Tuesday, March 2, 2010

Snow, Roots, and Hearts

The falling snow this morning has me thinking about the parable of the sower. I'm not sure how or why this connection came to mind, but maybe it has something to do with the way the snow is falling so beautifully but melting as it lands on the ground. You could spend hours watching the snow fall and look expectantly down at the ground waiting to find a white blanket, but instead all that you would get today is a picture of soggy, saturated mud.

Our church has been reading and listening through the New Testament during the season of Lent. The goal of this endeavor is to become more acquainted with the Scriptures that we profess so heartily yet spend such little time with. As we have been going through the Word the past few weeks, I've been astonished at how much the Spirit can do through such a simple act.

Jesus' teaching on the Sower is found in Matthew, Mark, and Luke (the synoptics) and thus we can infer that it is pretty important teaching. The story goes that there was a farmer who went to sow seed, but the seed had problems taking root. Some of the seed was snatched up by birds, some of it fell on shallow soil that inhibited the growth of the seed, thus causing an immature plant to be scorched by the sun, and other seed fell among thorns, which choked the growth attempts of the seed. Then there is the good soil, which received the seed and there it flourished.

I wonder, if Jesus were to examine the soil of our hearts today, what would he find? Would he find shallow soil that is filled with the rocks of distraction, idols, and indecision? Would he find soil that is filled with the thorns of self-centeredness, deceit, and fear? I wonder what he would find.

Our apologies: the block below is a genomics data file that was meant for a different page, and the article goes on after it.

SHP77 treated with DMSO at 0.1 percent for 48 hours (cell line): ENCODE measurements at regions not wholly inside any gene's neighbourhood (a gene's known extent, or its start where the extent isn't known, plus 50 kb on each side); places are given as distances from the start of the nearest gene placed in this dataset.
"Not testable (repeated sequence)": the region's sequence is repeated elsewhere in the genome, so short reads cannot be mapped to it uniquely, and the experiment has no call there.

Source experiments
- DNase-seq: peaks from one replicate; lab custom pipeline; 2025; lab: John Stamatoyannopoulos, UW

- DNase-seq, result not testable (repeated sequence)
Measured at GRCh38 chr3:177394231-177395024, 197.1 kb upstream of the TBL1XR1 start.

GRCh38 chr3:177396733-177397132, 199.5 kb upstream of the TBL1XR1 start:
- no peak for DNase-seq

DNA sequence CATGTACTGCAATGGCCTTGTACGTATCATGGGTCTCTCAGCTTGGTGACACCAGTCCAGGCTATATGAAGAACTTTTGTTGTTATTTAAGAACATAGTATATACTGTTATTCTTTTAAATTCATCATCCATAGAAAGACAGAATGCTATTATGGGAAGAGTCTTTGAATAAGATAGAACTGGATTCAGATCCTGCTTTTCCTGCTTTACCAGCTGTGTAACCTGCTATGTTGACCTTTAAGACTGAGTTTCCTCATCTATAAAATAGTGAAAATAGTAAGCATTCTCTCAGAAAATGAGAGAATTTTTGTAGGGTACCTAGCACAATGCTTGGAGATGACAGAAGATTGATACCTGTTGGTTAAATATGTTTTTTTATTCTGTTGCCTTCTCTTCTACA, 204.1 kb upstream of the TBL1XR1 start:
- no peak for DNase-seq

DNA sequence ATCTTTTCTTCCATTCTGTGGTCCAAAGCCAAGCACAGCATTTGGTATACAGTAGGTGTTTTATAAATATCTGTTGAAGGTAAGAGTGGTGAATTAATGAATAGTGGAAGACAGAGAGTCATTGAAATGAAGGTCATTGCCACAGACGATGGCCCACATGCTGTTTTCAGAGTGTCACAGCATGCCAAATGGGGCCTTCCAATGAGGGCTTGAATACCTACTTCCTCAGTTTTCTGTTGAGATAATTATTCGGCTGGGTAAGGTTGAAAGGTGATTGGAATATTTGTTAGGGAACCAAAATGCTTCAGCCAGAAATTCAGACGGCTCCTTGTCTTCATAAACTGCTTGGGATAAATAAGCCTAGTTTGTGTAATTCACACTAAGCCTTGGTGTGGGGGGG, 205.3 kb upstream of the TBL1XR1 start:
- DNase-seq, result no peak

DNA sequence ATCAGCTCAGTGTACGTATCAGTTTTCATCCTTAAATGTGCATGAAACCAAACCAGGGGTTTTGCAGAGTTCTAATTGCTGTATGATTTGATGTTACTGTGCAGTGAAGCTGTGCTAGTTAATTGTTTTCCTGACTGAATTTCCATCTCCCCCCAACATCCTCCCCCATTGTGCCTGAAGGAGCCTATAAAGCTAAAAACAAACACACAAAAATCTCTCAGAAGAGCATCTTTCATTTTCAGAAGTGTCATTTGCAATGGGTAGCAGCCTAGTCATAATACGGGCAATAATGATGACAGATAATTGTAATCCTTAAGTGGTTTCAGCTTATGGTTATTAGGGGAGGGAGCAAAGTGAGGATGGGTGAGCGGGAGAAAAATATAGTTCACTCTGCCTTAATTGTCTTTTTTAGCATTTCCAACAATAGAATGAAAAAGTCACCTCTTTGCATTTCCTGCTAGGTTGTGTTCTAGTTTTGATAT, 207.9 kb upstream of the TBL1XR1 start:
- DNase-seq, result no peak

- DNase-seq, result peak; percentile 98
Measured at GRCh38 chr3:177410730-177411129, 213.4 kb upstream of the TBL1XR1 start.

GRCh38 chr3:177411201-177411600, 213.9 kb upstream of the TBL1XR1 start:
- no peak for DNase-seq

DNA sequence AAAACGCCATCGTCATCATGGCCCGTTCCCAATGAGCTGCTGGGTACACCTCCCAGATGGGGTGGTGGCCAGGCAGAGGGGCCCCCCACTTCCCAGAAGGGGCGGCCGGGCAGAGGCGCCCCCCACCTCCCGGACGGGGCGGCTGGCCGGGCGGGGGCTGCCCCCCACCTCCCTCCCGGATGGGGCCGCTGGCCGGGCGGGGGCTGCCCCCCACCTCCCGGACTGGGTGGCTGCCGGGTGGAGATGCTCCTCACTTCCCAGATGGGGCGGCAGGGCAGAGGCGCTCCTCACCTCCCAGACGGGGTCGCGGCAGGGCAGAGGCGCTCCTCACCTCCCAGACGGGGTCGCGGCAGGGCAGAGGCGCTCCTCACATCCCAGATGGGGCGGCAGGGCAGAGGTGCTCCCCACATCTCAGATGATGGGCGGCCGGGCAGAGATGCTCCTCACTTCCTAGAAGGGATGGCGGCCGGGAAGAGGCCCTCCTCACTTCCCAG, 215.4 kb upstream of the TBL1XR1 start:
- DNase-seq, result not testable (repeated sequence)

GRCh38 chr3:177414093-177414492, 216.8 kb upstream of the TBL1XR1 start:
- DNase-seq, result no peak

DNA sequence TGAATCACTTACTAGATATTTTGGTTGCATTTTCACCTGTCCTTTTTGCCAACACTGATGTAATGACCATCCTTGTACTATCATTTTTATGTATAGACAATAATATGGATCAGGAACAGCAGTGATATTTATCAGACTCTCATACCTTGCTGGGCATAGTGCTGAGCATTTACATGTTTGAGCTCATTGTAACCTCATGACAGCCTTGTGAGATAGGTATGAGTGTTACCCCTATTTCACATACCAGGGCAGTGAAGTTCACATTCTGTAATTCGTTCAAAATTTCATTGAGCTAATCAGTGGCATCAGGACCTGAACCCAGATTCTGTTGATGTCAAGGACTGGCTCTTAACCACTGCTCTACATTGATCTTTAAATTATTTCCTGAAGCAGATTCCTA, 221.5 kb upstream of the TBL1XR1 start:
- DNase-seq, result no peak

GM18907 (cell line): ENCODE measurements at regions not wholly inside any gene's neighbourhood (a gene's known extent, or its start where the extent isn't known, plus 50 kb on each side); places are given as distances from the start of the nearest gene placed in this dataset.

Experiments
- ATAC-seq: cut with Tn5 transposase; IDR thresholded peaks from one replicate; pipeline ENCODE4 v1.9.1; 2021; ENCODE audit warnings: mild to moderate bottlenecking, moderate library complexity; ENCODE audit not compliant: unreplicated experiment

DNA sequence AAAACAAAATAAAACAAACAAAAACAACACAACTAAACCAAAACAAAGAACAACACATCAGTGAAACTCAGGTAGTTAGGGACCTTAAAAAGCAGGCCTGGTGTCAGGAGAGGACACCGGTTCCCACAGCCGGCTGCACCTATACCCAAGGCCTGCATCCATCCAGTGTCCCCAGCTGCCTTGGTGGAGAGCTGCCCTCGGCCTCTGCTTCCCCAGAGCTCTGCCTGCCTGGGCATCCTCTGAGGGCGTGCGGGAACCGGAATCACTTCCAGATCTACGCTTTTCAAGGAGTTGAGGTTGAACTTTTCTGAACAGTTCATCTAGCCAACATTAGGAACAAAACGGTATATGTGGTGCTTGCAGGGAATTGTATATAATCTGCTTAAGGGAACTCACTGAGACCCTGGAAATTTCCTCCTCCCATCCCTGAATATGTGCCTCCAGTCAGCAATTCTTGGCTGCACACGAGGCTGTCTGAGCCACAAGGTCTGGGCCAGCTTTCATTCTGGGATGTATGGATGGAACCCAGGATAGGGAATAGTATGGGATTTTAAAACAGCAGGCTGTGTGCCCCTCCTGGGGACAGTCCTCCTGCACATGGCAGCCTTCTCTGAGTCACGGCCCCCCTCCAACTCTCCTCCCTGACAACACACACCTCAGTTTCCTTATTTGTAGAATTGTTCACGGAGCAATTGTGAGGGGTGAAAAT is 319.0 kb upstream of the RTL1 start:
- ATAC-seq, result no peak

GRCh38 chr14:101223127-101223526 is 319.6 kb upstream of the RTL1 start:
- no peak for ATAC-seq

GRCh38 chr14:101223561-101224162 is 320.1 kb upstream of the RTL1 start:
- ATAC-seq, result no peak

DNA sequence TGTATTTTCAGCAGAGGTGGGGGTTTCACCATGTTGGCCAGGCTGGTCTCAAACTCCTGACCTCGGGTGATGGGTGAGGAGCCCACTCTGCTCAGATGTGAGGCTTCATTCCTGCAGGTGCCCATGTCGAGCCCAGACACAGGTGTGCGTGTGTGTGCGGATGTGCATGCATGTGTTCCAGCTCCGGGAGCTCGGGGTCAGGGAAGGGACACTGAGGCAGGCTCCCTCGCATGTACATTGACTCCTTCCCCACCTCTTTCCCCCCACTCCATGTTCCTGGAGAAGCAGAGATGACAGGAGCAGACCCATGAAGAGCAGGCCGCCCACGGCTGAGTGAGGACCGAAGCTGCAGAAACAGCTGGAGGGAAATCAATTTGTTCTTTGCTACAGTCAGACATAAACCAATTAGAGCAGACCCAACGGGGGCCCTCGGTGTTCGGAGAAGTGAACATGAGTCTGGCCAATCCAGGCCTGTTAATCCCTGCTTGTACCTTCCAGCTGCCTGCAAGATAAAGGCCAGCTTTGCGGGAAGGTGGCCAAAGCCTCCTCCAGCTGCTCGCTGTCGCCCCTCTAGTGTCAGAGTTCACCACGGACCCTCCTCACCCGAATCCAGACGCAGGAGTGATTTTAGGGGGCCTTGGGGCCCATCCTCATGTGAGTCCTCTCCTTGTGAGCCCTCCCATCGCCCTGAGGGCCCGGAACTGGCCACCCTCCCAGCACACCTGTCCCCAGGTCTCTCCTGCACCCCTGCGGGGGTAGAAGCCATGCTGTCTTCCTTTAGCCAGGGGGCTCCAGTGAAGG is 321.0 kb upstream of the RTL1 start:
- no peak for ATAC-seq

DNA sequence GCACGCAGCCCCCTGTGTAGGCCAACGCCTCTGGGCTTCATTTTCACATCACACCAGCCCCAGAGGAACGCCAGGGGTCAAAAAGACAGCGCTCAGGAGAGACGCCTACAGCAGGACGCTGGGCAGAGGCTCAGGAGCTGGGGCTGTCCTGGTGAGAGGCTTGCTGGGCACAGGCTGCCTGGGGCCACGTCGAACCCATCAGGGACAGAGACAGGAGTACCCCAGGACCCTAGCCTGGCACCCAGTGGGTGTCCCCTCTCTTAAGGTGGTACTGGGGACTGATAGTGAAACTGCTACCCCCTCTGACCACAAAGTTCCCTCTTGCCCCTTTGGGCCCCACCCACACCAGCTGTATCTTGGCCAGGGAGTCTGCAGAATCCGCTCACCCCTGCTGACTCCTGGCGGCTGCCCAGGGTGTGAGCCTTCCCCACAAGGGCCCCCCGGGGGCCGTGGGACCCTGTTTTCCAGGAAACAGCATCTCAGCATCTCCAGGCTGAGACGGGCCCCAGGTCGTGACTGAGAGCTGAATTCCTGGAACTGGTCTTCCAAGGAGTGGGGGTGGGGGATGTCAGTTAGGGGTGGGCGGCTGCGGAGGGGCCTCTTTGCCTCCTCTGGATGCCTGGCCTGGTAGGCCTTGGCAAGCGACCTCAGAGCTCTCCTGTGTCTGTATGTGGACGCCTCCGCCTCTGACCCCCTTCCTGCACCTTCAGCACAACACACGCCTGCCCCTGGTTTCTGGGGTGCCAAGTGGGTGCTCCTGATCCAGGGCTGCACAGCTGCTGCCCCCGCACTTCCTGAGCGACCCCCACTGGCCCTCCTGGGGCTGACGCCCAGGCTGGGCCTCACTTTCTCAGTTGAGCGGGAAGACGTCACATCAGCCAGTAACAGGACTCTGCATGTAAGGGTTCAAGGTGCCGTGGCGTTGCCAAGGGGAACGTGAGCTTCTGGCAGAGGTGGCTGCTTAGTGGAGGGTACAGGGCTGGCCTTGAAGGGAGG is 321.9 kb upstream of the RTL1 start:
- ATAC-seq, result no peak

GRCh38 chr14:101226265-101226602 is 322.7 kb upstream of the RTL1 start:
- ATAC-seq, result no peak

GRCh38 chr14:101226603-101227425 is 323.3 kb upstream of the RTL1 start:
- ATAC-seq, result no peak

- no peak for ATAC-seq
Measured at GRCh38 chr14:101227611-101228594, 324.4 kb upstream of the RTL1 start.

The seed that fell on the good soil "took root". The seed on the shallow soil, "immediately sprang up, because there was no depth of soil". My heart is, more times than not, the shallow soil. I assume that if I do my Christian duty of spending a few minutes a day with God I am fulfilling what I am supposed to fulfill. But what a shallow approach! The seed of the Word, then, continually fails to take root.

Would that my heart be fertile soil. Would that I tend to the garden of my heart, digging up the weeds and clearing away the debris. Would that I clear time each day to calm down and receive the Word.

Because I know the power of the Word to change my heart, my life. But do I really want it to?

No comments: